It is no small matter, for our consultants to guide an organization through the myriad of capabilities in creating a Service Catalog that will be valued by the business (e.g. hardware, software, services, desktop, storage, hosting, network, remote access, email and shared services). Also, ensuring that services are developed into a framework that allows their costs and market value to be assessed, and that cross charging as well as competitive price comparison analysis can be done.
Some of the key principles our consultants use to meet these objectives are:
Rules before Tools
Our consultants understand the challenges you face when planning a Service Catalog initiative. Our unique “no tools, before the rules” perspective provides you the vendor-neutral, yet vendor-aware guidance that help you quickly identify a short-list of tools that best map to your business needs.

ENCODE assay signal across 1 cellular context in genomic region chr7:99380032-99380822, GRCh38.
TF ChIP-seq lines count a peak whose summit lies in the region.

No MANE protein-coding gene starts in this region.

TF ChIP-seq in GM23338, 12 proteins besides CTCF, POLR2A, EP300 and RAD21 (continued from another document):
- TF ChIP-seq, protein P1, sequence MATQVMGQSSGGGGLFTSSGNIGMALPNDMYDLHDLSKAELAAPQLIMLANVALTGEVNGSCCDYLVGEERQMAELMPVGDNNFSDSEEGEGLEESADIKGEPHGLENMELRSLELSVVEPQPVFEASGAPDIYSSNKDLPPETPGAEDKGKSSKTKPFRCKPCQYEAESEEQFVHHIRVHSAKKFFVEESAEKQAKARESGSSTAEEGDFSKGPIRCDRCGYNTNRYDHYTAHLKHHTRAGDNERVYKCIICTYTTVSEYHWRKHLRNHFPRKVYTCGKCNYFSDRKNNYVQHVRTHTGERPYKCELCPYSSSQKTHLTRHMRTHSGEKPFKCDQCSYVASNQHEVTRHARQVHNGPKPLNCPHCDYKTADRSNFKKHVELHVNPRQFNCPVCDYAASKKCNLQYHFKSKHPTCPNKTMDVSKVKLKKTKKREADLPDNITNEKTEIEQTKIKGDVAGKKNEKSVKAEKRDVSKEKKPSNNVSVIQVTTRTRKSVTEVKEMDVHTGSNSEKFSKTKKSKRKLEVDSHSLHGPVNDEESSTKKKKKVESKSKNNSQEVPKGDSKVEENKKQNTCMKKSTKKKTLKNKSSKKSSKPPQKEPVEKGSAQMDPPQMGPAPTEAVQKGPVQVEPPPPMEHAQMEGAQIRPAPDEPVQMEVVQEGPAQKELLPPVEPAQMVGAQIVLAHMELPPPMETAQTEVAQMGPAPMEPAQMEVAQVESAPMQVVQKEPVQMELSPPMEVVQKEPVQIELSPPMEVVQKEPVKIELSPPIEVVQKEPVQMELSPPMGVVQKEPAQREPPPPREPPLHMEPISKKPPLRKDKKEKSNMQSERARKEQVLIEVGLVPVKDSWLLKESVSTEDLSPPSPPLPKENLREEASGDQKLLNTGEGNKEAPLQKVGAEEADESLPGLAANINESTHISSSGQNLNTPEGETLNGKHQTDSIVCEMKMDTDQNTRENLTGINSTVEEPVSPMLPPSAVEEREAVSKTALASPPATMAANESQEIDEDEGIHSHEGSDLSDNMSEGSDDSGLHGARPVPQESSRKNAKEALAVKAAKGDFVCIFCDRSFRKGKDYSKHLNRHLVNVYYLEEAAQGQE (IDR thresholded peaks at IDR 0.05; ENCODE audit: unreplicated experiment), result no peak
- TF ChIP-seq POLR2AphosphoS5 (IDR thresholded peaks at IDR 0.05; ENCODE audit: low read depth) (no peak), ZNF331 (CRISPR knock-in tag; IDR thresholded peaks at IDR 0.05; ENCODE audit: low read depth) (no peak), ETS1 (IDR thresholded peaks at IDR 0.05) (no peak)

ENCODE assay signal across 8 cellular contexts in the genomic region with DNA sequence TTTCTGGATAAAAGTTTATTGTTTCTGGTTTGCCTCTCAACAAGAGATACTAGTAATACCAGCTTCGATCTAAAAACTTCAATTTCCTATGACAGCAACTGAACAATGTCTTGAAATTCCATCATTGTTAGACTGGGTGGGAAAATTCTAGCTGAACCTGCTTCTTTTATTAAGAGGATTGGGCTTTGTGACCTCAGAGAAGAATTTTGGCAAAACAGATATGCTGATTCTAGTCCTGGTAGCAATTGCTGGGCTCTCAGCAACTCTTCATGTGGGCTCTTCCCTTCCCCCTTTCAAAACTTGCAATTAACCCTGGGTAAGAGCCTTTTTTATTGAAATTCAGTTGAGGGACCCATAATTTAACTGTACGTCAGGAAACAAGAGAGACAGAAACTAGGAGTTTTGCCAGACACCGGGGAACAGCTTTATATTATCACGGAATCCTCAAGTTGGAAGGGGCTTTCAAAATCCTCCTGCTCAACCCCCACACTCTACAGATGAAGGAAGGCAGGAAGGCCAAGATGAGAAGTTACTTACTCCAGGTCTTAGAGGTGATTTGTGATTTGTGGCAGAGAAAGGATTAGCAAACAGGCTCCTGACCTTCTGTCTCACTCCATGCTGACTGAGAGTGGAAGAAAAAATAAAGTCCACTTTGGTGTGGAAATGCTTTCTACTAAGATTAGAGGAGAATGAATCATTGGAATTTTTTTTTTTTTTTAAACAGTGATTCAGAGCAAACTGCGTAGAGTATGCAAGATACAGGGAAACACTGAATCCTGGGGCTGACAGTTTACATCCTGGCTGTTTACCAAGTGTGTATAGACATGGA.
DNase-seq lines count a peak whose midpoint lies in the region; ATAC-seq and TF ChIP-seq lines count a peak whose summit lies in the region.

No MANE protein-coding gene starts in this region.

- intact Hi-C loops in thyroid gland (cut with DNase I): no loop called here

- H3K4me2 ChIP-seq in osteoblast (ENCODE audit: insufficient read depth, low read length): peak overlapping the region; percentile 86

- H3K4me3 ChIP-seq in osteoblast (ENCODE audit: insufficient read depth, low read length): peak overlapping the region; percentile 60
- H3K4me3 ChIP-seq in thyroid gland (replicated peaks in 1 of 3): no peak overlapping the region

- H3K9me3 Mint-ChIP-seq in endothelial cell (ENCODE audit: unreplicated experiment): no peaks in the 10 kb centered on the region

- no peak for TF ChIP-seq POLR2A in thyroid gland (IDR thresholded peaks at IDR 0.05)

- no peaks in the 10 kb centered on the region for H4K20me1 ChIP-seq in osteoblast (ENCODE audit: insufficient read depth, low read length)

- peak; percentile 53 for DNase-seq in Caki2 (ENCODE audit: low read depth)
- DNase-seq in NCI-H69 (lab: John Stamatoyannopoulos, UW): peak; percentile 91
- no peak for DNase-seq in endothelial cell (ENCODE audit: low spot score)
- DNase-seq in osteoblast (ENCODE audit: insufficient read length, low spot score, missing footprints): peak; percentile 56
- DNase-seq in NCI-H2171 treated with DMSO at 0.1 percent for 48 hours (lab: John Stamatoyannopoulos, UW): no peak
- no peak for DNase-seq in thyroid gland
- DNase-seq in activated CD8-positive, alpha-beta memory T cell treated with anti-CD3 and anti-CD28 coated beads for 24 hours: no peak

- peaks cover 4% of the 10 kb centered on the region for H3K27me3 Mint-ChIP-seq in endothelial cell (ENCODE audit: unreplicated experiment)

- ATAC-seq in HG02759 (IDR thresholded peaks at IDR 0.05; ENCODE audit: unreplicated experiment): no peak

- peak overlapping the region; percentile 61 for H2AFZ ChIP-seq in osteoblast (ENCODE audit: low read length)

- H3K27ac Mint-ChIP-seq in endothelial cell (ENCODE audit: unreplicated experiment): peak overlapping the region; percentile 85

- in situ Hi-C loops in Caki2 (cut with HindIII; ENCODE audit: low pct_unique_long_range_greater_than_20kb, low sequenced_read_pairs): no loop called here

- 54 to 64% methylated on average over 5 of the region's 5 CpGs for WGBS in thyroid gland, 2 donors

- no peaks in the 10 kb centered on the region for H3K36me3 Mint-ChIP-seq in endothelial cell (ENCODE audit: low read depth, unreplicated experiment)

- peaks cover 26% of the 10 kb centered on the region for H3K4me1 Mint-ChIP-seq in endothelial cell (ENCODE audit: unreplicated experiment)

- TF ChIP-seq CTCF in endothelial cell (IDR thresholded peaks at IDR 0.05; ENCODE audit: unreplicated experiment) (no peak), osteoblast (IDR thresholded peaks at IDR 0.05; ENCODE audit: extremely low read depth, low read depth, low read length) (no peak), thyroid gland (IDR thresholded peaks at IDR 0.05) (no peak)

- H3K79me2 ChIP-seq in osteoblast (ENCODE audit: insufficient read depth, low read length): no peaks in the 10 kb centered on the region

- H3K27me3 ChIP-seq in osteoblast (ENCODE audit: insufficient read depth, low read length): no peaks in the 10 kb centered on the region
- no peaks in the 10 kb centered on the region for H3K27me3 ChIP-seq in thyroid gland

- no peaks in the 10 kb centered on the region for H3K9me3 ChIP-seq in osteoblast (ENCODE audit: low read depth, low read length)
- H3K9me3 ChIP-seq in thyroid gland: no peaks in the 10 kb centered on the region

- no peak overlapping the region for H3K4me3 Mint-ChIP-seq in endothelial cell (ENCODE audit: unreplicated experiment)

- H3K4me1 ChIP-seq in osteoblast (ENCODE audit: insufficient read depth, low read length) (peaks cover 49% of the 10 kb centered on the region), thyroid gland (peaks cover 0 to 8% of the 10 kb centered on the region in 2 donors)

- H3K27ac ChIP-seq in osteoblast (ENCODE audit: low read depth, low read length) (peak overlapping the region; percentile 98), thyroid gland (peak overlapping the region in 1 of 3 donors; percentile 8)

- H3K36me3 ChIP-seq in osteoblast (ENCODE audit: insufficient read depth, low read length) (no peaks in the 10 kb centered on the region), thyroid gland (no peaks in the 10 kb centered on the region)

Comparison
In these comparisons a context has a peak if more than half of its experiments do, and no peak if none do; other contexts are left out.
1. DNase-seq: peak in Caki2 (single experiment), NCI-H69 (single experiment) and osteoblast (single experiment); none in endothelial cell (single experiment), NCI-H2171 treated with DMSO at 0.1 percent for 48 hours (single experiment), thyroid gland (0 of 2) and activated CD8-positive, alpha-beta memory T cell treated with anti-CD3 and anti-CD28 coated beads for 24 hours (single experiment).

Apply Experience and Theory
Both extensive hands-on experience from real-world scenarios and best-practice theory from ITIL® and other frameworks are needed for successful Service Catalog creation. Your consultant team is both in tune with how others in your industry have addressed key issues, and the pros and cons of available vendor solutions. They provide the research and practical guidance to ensure that your Service Catalog creation initiative meets the needs of the business it serves.
Simplify the Complexity
Using our web based tools, library of body of knowledge, and other materials our consultant quickly simplify the complexity of creating a Service Catalog within your environment. These tools are used to allow your team to quickly and realistically achieve consenus about key Service Catalog Creation decisions.
- Service Structure – define the service offerings within the existing organizational capabilities
- Service Description – describe services in business terms with relevant attributes
- Mapping Services – map to the existing business functions and customers, services and their interactions and dependencies
- Cost of Service – ensure that the cost of created services can be allocated to business functions and/or customers, or unit cost can competitively evaluated